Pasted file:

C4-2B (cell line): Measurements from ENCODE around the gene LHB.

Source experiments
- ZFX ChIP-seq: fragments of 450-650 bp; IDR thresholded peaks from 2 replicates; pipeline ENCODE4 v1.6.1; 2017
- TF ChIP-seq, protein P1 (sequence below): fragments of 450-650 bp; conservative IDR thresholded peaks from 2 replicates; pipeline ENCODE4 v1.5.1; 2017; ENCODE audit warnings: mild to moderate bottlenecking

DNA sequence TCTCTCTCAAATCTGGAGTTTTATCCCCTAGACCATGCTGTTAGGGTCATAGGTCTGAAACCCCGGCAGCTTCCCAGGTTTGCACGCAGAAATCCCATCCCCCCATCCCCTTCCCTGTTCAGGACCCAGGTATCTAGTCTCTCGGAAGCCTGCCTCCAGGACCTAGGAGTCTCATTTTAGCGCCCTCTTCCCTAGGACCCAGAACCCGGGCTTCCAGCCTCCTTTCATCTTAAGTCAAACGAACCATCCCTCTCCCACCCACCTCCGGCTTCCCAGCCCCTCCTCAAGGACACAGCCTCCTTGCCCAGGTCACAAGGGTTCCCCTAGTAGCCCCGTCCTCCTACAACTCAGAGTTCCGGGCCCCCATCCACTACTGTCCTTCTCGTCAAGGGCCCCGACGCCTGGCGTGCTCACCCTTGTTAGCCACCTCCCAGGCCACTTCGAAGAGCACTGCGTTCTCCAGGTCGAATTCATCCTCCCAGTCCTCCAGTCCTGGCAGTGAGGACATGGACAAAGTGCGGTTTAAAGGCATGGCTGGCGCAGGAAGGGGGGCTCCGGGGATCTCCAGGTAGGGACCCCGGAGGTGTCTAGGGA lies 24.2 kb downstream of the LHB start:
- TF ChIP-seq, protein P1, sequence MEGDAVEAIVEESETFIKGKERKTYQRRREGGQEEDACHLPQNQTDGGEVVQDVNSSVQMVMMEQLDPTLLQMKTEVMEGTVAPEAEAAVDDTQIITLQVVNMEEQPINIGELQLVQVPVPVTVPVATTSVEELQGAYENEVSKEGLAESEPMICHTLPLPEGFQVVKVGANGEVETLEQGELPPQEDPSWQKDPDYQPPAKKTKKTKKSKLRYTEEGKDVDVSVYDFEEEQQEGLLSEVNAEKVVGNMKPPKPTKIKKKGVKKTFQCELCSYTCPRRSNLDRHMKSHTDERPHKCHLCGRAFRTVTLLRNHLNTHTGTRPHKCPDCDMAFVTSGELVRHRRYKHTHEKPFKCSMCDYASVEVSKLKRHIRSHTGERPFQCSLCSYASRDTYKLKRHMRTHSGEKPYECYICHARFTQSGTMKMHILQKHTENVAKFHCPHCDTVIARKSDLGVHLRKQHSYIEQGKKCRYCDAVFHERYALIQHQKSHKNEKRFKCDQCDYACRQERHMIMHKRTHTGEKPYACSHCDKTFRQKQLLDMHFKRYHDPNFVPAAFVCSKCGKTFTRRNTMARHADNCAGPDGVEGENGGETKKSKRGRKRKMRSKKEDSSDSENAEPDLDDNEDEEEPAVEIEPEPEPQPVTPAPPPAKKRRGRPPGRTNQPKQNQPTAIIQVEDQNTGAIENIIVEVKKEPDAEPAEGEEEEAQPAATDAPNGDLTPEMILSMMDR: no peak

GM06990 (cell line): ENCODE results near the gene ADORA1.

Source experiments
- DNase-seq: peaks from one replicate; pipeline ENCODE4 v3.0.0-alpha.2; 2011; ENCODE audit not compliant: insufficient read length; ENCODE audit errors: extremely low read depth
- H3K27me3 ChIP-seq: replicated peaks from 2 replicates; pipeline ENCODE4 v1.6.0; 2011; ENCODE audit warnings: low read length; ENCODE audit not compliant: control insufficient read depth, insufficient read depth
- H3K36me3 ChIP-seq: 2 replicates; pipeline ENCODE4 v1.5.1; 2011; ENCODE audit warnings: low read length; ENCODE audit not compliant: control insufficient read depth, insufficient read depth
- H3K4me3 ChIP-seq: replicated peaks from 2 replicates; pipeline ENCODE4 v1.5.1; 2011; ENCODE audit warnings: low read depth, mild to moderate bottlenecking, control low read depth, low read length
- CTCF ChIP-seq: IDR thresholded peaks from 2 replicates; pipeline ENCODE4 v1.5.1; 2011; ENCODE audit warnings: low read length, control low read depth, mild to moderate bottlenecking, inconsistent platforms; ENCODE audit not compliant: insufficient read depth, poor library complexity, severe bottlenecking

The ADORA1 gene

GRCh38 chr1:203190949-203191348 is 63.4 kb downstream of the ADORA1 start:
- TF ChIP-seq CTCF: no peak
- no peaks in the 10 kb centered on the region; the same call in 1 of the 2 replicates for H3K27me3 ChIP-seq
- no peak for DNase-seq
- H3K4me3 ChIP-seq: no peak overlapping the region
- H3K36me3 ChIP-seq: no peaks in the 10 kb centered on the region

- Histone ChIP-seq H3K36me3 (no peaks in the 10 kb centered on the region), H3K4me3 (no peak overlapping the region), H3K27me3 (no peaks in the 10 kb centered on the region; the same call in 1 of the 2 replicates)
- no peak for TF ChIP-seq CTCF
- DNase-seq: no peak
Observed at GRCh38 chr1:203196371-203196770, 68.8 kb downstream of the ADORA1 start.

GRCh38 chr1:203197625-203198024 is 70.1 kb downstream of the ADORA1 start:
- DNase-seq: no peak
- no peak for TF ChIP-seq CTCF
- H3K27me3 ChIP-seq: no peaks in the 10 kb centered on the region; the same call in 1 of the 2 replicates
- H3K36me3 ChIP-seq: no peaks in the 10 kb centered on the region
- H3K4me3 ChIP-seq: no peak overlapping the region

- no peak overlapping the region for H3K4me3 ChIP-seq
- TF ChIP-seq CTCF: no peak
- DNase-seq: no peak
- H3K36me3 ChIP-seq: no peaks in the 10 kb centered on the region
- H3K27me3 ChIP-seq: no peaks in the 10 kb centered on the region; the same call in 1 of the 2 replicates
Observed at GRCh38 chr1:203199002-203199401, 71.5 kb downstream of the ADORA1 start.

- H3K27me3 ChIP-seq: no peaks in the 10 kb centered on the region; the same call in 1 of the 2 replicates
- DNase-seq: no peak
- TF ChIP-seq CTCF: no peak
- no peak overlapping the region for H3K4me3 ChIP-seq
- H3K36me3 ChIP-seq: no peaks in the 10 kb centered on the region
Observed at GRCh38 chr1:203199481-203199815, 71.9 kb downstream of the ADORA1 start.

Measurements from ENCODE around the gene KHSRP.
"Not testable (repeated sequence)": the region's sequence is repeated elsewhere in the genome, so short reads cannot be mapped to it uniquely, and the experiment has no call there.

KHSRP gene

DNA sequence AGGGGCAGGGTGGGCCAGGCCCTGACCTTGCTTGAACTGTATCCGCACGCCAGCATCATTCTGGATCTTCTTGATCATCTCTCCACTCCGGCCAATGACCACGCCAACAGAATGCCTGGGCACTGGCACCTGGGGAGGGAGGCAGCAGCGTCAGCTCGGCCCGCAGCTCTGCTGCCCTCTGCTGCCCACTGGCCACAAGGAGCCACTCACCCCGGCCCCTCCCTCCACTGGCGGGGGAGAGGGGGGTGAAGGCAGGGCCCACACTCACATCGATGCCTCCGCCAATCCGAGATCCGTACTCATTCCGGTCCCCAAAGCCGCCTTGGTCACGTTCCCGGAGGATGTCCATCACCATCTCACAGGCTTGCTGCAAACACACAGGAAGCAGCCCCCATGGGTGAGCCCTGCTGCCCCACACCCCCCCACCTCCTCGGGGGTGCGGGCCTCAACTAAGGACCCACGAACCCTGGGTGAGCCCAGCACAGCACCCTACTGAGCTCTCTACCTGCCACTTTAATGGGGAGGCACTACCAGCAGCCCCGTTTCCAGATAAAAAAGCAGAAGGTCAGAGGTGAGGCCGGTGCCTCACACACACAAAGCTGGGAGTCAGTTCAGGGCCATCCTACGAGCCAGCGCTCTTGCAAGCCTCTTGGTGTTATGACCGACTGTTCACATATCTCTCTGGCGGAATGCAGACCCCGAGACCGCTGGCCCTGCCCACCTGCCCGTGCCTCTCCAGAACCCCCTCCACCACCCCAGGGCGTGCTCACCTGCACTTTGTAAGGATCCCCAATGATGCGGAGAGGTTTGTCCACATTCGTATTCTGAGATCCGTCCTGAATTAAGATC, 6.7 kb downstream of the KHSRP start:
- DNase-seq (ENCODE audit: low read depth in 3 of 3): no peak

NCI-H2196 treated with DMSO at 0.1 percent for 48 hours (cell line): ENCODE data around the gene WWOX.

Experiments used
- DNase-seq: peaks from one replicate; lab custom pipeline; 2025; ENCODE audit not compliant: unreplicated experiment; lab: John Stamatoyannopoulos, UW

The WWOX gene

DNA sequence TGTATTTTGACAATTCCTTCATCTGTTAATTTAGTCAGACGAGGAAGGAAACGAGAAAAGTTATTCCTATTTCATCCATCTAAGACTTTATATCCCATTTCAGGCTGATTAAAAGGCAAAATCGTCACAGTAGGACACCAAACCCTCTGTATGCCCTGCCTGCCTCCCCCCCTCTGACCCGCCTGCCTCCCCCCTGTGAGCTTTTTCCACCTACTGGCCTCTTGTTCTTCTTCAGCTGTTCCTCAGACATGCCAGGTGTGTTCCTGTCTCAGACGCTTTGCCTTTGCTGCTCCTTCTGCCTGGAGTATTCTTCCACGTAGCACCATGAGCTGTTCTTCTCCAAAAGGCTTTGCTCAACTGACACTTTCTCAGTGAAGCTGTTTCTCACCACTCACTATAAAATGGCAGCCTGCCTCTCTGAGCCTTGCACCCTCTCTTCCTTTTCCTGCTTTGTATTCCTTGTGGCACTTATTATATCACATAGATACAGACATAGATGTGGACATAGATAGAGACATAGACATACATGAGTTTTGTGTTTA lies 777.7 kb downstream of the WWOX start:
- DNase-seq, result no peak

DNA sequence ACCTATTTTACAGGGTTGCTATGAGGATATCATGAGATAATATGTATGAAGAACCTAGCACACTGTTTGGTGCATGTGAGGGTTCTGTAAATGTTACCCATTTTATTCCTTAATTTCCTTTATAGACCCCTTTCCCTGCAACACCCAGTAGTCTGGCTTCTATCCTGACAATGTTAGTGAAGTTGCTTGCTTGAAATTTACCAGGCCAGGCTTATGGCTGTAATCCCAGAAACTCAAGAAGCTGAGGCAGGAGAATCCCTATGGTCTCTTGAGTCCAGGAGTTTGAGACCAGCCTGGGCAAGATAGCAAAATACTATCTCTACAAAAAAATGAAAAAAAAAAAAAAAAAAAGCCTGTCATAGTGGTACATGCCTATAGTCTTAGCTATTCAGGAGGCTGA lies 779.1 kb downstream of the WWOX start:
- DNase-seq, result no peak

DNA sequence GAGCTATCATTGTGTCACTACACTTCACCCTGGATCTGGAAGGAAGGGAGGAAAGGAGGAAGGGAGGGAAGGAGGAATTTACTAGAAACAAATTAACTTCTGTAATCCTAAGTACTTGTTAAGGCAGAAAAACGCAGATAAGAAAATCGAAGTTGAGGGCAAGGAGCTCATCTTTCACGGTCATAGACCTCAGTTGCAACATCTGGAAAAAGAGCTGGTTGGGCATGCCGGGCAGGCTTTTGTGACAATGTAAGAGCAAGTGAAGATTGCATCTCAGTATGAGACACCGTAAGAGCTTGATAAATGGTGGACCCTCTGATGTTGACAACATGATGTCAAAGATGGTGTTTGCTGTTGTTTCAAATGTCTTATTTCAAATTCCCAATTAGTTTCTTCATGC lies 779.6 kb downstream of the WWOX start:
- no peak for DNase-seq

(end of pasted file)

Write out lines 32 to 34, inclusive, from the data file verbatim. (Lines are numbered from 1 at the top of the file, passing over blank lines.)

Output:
- TF ChIP-seq CTCF: no peak
- DNase-seq: no peak
- H3K36me3 ChIP-seq: no peaks in the 10 kb centered on the region